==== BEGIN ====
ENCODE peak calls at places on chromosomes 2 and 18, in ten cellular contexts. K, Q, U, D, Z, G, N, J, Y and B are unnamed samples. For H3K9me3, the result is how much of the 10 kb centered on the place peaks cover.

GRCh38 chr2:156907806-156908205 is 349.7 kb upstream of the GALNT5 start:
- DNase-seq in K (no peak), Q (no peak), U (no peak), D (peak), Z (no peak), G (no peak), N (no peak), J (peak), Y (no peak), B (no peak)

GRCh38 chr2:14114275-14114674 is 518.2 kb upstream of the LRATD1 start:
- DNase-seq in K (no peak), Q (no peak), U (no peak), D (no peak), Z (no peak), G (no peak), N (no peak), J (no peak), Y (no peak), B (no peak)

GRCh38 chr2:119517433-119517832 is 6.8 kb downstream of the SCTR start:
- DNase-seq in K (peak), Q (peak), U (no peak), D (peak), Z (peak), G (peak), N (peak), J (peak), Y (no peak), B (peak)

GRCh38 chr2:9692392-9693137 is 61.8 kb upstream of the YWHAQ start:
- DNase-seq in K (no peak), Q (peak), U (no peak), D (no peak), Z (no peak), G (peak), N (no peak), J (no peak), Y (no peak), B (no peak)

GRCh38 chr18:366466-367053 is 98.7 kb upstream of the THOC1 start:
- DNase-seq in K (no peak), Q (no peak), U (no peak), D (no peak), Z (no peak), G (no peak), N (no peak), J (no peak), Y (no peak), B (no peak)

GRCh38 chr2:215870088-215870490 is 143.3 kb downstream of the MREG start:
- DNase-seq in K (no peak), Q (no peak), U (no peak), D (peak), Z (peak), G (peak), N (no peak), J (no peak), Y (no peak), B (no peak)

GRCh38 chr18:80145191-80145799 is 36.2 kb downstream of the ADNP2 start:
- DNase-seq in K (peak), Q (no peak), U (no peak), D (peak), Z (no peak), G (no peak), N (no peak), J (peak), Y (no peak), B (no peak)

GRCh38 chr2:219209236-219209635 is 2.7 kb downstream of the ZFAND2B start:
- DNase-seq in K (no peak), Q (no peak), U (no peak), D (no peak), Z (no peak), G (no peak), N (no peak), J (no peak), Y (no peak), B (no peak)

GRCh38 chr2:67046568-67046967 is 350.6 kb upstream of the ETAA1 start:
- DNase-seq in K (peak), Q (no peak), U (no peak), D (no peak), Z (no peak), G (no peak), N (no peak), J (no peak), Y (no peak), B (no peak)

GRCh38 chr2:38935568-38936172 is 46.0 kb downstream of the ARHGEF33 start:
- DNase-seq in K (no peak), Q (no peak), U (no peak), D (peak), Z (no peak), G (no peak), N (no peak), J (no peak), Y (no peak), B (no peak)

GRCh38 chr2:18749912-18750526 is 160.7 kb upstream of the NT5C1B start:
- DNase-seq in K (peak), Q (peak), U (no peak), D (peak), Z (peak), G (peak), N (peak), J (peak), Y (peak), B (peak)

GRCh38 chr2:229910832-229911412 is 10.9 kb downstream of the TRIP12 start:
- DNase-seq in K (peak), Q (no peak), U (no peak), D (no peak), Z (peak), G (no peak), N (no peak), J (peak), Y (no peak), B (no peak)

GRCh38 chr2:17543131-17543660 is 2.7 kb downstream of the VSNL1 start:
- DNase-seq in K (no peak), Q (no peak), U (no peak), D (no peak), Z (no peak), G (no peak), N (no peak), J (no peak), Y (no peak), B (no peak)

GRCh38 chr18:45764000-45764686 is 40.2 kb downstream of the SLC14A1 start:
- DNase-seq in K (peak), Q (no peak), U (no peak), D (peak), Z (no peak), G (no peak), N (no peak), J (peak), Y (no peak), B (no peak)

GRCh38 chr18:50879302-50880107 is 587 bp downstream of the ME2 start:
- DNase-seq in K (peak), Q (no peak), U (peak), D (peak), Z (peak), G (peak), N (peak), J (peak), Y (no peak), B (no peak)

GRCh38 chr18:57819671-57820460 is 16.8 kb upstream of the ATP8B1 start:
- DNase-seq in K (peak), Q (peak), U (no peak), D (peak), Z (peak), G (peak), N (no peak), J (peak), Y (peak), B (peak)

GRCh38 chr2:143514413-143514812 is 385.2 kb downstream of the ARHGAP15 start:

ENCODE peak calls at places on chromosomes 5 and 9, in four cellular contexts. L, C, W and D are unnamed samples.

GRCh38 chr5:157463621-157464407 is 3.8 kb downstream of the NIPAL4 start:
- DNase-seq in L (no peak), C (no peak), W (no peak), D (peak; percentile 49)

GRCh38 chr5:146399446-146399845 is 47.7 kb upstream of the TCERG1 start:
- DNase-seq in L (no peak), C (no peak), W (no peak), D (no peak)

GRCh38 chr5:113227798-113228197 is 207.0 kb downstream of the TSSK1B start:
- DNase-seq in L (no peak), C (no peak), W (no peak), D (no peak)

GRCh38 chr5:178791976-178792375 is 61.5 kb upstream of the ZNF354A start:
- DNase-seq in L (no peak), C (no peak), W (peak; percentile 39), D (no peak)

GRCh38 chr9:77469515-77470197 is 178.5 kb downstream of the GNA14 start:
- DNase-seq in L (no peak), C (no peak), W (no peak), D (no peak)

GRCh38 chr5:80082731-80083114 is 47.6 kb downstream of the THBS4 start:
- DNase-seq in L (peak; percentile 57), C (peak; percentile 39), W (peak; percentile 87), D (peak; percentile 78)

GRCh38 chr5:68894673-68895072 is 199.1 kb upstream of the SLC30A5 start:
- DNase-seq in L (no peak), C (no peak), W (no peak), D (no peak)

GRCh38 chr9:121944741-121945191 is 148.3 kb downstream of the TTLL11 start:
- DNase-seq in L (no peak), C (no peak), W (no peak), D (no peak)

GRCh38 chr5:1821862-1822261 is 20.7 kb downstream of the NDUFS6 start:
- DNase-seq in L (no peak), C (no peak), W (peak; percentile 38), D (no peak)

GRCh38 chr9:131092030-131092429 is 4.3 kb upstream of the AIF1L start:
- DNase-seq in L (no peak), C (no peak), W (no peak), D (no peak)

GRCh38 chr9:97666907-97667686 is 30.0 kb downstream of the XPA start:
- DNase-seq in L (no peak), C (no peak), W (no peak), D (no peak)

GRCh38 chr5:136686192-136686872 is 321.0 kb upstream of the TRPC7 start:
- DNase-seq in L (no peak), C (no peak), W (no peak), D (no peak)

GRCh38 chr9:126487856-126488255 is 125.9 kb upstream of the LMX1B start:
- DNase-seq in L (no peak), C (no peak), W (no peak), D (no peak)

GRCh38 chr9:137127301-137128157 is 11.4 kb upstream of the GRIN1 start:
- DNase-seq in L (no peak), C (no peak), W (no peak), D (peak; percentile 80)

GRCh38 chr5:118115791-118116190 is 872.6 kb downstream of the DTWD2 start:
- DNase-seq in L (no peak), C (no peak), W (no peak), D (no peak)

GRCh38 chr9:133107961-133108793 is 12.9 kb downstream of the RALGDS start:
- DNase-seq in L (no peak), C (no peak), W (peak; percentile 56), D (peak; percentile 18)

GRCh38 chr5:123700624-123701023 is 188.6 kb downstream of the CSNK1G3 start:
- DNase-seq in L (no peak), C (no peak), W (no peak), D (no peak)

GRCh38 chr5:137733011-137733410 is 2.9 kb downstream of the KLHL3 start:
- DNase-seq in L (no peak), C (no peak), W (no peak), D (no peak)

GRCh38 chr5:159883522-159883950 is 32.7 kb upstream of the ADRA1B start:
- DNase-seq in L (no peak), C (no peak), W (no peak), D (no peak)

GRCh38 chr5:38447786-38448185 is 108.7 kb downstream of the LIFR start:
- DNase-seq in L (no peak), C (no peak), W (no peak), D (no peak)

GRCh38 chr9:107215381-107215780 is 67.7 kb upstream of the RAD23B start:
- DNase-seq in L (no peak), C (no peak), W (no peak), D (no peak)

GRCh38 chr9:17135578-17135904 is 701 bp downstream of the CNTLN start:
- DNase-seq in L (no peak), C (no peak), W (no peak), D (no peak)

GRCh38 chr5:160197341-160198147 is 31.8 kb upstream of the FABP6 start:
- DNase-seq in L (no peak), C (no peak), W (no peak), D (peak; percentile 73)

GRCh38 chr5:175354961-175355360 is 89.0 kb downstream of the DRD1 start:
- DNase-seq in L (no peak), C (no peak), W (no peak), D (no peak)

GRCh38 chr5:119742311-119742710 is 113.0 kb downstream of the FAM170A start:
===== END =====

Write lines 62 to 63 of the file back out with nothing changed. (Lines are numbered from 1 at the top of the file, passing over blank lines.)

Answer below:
GRCh38 chr9:137127301-137128157 is 11.4 kb upstream of the GRIN1 start:
- DNase-seq in L (no peak), C (no peak), W (no peak), D (peak; percentile 80)